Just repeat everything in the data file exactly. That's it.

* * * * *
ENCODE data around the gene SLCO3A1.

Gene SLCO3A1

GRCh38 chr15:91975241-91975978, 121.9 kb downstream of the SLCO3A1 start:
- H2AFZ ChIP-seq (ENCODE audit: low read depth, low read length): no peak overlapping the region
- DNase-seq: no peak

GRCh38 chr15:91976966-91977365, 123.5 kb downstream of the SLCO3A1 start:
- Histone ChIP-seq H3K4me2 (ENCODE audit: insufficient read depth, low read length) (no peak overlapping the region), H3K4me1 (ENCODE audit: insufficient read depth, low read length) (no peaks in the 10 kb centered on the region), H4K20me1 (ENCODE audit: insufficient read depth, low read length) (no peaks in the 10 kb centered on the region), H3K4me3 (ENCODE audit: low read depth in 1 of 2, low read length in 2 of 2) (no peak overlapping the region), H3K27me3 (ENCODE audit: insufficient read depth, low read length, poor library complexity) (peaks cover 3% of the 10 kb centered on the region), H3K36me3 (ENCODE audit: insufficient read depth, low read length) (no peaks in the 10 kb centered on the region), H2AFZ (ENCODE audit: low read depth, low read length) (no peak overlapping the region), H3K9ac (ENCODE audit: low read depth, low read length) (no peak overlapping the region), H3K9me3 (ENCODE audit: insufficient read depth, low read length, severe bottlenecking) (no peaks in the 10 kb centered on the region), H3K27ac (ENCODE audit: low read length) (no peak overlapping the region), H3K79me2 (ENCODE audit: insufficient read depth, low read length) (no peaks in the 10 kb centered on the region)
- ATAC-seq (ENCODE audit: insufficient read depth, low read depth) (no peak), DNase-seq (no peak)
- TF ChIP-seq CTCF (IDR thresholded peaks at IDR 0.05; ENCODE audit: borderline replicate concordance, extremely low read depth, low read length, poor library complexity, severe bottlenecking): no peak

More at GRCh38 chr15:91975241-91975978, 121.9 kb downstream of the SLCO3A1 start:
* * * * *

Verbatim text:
ENCODE data around the gene SLCO3A1.

Gene SLCO3A1

GRCh38 chr15:91975241-91975978, 121.9 kb downstream of the SLCO3A1 start:
- H2AFZ ChIP-seq (ENCODE audit: low read depth, low read length): no peak overlapping the region
- DNase-seq: no peak

GRCh38 chr15:91976966-91977365, 123.5 kb downstream of the SLCO3A1 start:
- Histone ChIP-seq H3K4me2 (ENCODE audit: insufficient read depth, low read length) (no peak overlapping the region), H3K4me1 (ENCODE audit: insufficient read depth, low read length) (no peaks in the 10 kb centered on the region), H4K20me1 (ENCODE audit: insufficient read depth, low read length) (no peaks in the 10 kb centered on the region), H3K4me3 (ENCODE audit: low read depth in 1 of 2, low read length in 2 of 2) (no peak overlapping the region), H3K27me3 (ENCODE audit: insufficient read depth, low read length, poor library complexity) (peaks cover 3% of the 10 kb centered on the region), H3K36me3 (ENCODE audit: insufficient read depth, low read length) (no peaks in the 10 kb centered on the region), H2AFZ (ENCODE audit: low read depth, low read length) (no peak overlapping the region), H3K9ac (ENCODE audit: low read depth, low read length) (no peak overlapping the region), H3K9me3 (ENCODE audit: insufficient read depth, low read length, severe bottlenecking) (no peaks in the 10 kb centered on the region), H3K27ac (ENCODE audit: low read length) (no peak overlapping the region), H3K79me2 (ENCODE audit: insufficient read depth, low read length) (no peaks in the 10 kb centered on the region)
- ATAC-seq (ENCODE audit: insufficient read depth, low read depth) (no peak), DNase-seq (no peak)
- TF ChIP-seq CTCF (IDR thresholded peaks at IDR 0.05; ENCODE audit: borderline replicate concordance, extremely low read depth, low read length, poor library complexity, severe bottlenecking): no peak

More at GRCh38 chr15:91975241-91975978, 121.9 kb downstream of the SLCO3A1 start: